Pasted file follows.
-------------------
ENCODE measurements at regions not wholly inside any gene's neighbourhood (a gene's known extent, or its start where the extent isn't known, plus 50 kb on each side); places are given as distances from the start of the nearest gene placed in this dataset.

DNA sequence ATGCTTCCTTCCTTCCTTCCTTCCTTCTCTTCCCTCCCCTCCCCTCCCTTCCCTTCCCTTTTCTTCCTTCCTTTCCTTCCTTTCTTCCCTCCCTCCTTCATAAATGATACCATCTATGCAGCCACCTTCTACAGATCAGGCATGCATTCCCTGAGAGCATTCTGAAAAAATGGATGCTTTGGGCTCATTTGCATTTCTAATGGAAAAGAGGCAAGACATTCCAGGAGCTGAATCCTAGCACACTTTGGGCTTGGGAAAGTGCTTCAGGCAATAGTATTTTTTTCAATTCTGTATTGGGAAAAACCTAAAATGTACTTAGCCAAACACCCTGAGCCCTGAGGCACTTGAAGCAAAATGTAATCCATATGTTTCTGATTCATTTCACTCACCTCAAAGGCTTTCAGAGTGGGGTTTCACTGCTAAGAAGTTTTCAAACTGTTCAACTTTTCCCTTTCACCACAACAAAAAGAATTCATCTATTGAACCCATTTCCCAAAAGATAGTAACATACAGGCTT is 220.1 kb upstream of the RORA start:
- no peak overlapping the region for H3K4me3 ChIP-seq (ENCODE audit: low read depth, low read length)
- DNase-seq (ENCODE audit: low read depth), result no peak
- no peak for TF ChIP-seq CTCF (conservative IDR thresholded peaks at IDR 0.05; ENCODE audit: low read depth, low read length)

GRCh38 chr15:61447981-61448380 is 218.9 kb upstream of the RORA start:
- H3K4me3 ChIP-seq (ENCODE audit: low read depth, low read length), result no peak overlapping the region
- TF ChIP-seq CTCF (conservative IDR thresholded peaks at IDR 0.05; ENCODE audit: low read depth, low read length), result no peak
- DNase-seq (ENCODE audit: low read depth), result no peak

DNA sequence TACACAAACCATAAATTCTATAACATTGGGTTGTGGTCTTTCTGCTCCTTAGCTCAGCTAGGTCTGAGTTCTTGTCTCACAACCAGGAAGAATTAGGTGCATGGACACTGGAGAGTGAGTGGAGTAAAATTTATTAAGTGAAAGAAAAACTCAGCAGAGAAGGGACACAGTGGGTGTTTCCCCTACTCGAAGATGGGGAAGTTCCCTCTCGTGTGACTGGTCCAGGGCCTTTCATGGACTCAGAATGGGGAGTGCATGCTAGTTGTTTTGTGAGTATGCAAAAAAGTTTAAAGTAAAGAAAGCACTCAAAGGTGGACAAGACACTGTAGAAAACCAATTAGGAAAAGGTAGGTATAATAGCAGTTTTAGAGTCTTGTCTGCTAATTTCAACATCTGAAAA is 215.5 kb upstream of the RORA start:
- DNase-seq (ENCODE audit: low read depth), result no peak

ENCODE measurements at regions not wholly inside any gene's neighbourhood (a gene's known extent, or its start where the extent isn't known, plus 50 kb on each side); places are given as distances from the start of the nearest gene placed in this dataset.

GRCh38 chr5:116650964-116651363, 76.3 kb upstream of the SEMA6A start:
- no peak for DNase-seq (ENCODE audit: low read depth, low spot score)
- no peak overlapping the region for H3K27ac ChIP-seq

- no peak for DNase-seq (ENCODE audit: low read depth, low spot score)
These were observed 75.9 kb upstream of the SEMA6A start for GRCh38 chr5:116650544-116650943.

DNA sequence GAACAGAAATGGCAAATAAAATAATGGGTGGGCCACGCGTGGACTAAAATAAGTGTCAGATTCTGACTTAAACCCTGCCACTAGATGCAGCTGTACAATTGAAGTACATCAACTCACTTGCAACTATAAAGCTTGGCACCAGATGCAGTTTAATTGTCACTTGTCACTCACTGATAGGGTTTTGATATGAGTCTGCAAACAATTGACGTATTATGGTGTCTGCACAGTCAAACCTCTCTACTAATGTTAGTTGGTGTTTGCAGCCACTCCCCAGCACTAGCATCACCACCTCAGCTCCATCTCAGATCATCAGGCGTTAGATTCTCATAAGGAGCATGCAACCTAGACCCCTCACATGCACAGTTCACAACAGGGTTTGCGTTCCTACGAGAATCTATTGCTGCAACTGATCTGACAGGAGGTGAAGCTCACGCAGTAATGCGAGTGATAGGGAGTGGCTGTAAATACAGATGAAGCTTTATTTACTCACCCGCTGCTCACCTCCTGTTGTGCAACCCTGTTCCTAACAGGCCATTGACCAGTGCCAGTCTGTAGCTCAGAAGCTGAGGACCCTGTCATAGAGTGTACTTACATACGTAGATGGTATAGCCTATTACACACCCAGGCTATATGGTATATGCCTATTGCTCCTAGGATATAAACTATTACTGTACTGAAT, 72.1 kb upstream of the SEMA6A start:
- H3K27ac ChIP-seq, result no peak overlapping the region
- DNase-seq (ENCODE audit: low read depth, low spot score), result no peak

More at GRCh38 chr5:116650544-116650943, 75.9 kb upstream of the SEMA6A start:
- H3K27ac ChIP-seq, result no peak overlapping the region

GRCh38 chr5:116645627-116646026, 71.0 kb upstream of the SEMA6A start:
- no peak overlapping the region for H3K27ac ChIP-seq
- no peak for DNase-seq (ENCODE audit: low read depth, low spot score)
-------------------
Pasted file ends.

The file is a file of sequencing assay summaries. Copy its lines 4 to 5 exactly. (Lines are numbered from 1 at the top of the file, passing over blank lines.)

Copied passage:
- DNase-seq (ENCODE audit: low read depth), result no peak
- no peak for TF ChIP-seq CTCF (conservative IDR thresholded peaks at IDR 0.05; ENCODE audit: low read depth, low read length)